For those of us who are free of mental illness, it can be difficult to comprehend the powerful nature of addiction. As a result, interactions with a friend who is an alcoholic can feel awkward. When you speak with a recovering alcoholic, it’s normal to try to fill the conversation with unrelated topics. Here are a handful of simple guidelines to keep in mind that may help ease the uncertainty.
Talk to the Alcoholic Like You Would Anybody Else
Your friend is still your friend. And he is a human being, just like you. If your friend has diabetes or osteoporosis, would you feel differently around them after they returned from a four-week wellness program? Probably not. If you and your alcoholic friend John have always bonded over sports and seafood, talk about your mutual interests.
In terms of questioning the alcoholic about his stint in rehab, keep it simple. While the individual is in a rehab center, he is surrounded by other alcoholics, AA slogans, anonymous fellowship text, life lessons, and much more. When he’s free of the 24/7 emphasis on recovery, chances are he is ready to talk about normal things. However, everyone’s different in this regard.
Going forward, if you’re close with the alcoholic, consider the following:
- Differentiate between helping and enabling.Ask yourself if the help you’re about to provide—such as paying off this month’s credit card debt—is something he could do for himself if he were sober. If the answer is yes, you are doing both yourself and the alcoholic a disservice by following through. By stepping in to “solve” the addict’s problems, the enabler takes away any motivation for the addict to take responsibility for his or her actions.
- Practice detachment. In other words, try to view the alcoholism as separate from the friend in which the disease resides. If it helps, consider the person chemically compounded with two brain hemispheres -the alcoholic brain, and the logical brain. When you hear the alcoholic brain talking, attribute the behavior to their alcoholic circuitry. This will help you keep separate it from their lucid self.
- Don’t blow up or react emphatically to a relapse. If your loved one goes on a drunken, week-long bender, yelling at him may actually push him into isolation and social withdrawal. The stronger your reaction, the more the alcoholic will focus on your words and anger. Putting on a poker face when your friend tells you he went out and got sloshed last night forces him to analyze his part in the relapse.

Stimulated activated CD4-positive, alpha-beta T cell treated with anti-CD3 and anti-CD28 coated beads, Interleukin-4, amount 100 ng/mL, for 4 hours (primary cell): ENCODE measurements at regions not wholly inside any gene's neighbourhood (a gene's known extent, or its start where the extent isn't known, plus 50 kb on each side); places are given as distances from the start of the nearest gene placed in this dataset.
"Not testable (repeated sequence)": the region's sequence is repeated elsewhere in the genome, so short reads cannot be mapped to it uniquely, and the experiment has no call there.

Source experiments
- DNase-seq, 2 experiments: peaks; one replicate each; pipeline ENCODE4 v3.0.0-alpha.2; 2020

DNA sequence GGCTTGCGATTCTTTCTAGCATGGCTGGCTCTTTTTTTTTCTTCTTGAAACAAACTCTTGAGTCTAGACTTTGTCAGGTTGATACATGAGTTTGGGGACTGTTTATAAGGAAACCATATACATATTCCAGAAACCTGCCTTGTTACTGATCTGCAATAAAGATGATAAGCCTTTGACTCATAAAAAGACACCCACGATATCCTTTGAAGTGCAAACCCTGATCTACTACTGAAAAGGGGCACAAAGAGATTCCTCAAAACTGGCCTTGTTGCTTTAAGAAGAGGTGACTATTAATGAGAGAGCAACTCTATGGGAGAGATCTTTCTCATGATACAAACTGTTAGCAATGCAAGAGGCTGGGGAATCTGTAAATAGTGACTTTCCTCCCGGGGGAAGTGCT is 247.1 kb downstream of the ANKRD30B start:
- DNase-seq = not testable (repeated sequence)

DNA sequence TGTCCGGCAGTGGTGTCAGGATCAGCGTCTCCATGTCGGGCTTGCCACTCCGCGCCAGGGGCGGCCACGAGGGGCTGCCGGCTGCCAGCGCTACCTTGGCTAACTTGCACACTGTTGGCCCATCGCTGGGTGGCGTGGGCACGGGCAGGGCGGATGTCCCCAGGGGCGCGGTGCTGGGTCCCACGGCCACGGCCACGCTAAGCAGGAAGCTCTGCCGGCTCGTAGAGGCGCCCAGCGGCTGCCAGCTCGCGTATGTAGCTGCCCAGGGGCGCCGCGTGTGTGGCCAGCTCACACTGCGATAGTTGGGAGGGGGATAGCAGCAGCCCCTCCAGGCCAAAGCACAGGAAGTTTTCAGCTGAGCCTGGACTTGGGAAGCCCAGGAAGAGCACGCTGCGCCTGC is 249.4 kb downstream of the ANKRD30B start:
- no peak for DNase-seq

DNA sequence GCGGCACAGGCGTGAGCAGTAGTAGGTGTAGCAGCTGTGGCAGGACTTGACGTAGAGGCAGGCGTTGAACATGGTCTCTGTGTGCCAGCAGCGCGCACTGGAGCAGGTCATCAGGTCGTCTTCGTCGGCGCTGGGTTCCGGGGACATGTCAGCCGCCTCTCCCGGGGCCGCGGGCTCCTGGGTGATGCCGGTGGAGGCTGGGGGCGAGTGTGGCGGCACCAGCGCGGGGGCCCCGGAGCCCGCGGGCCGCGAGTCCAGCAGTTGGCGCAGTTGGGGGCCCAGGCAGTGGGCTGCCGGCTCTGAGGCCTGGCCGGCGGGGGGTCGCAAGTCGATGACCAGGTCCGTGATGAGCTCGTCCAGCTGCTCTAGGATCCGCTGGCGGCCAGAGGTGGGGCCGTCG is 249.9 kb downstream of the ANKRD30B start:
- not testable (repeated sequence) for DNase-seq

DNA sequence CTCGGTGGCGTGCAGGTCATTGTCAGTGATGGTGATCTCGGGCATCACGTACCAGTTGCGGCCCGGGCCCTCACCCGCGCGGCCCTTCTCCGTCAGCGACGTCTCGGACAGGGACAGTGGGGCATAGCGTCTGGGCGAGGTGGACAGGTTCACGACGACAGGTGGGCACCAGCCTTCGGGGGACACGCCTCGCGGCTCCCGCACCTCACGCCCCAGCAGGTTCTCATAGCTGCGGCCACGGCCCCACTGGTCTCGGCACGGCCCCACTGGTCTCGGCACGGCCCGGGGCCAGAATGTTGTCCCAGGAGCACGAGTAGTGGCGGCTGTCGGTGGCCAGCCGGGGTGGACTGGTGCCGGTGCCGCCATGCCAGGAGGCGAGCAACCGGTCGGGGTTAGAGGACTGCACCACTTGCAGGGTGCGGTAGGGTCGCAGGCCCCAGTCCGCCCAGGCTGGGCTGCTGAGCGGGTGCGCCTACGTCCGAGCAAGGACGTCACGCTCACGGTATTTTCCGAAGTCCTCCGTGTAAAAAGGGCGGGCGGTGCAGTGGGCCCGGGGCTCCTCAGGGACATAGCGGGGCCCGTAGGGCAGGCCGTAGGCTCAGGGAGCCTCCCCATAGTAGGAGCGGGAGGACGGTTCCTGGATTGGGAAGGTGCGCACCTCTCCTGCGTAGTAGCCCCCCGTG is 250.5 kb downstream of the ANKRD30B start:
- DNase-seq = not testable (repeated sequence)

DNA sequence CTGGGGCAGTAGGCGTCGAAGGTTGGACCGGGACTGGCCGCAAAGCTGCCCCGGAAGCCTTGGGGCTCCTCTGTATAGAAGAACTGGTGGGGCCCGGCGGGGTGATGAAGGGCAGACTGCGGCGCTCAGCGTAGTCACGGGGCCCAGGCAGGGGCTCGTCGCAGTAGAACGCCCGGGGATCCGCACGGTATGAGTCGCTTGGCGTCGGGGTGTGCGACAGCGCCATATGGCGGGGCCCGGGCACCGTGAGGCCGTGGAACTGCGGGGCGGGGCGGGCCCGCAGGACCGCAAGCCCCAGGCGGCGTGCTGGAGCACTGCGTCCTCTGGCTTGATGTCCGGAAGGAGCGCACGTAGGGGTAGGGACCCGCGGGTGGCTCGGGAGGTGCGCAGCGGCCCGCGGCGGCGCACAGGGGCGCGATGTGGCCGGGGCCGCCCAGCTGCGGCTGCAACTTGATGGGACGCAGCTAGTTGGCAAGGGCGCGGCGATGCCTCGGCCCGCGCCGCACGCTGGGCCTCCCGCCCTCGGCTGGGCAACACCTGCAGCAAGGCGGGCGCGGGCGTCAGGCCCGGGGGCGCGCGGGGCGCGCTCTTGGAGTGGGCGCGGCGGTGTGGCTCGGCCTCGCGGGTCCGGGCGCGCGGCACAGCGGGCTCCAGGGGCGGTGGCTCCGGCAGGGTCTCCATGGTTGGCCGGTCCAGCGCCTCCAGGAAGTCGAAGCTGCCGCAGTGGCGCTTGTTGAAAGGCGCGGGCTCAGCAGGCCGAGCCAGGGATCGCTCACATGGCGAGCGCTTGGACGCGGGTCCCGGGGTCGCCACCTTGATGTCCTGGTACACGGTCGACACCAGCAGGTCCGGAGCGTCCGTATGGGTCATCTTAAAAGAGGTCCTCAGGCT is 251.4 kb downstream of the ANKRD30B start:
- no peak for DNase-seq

- Set healthy boundaries. There’s no need to threaten an individual about the consequences from a sobriety slip. However, you can uphold a light, congenial conversation with your alcoholic friend post-treatment as a means for highlighting your newfound boundaries. Remind him that the boundaries are not a form of punishment, they are a byproduct of healthy differentiation.
In many cases, relapse happens after rehab. The chronic nature of the disease means that relapsing to drug abuse at some point is not only possible but likely. Relapse does not mean the treatment has failed.
It’s natural to want to “save” or “help” your friend, especially if you witness hardships after he falls off the wagon. Stay strong by reminding yourself of the founding principle upon which Al-Anon is based –the only behaviors you can control are your own. Focus on being a good friend without enabling alcoholic actions. Remember when you set healthy boundaries and love your friend, the two behaviors are not mutually exclusive.
If you have questions about the treatment process or would like more information about alcoholism, please feel free to call us at Michael’s House. Our admissions counselors are ready to answer your questions and will provide you with the highest quality care.
 Psychology Today. Khaleghi, Karen. Posted on July 11th, 2012.
 https://www.drugabuse.gov/publications/drugs-brains-behavior-science-addiction/treatment-recovery Drugs, Brains and Behavior: The Science of Addiction.